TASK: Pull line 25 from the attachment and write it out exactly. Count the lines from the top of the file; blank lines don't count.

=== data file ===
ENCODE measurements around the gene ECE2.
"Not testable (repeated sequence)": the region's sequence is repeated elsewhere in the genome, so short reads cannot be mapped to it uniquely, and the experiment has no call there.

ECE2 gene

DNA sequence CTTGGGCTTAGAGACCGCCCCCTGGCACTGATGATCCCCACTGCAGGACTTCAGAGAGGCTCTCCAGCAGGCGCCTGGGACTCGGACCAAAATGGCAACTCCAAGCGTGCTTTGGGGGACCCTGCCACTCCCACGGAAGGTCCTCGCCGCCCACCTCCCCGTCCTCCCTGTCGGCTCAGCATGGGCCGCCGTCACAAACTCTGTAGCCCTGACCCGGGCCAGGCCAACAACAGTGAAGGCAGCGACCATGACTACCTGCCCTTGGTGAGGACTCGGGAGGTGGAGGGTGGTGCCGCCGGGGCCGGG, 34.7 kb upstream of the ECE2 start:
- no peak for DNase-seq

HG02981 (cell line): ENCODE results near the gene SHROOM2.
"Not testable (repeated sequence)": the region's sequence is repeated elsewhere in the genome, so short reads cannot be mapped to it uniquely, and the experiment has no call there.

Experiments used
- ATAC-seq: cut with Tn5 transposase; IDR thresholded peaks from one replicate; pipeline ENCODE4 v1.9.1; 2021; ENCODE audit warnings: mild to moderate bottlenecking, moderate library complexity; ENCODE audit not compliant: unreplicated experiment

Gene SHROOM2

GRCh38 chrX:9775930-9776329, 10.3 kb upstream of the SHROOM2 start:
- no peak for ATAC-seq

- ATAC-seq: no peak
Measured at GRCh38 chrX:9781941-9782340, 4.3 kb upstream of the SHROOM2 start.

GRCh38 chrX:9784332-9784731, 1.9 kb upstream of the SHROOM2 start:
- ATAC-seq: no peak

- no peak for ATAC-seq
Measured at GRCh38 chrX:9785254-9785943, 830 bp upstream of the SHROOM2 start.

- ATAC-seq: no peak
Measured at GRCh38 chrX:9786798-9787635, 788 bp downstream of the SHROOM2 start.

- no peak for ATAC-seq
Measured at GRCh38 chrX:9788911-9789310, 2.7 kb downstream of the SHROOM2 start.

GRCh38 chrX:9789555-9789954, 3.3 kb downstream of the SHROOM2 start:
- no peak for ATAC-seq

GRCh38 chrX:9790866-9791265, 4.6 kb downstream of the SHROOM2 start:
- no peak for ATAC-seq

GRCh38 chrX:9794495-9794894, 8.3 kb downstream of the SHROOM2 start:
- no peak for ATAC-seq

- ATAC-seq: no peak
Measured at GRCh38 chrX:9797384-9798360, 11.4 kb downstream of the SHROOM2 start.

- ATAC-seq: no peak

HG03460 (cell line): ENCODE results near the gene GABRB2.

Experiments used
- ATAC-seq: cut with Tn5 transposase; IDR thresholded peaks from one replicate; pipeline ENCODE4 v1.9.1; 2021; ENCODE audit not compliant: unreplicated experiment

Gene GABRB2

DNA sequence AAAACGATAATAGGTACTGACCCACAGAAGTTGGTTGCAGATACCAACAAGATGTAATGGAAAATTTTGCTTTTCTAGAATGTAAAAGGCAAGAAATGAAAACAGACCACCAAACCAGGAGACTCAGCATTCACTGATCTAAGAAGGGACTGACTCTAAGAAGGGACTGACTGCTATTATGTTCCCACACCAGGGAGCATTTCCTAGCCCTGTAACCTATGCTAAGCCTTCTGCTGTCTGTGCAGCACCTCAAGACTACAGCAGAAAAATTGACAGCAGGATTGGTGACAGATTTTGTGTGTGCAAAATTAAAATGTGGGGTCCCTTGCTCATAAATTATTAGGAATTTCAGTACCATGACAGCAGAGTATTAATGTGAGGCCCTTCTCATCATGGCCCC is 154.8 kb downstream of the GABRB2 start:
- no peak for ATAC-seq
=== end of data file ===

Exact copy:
GRCh38 chrX:9790866-9791265, 4.6 kb downstream of the SHROOM2 start: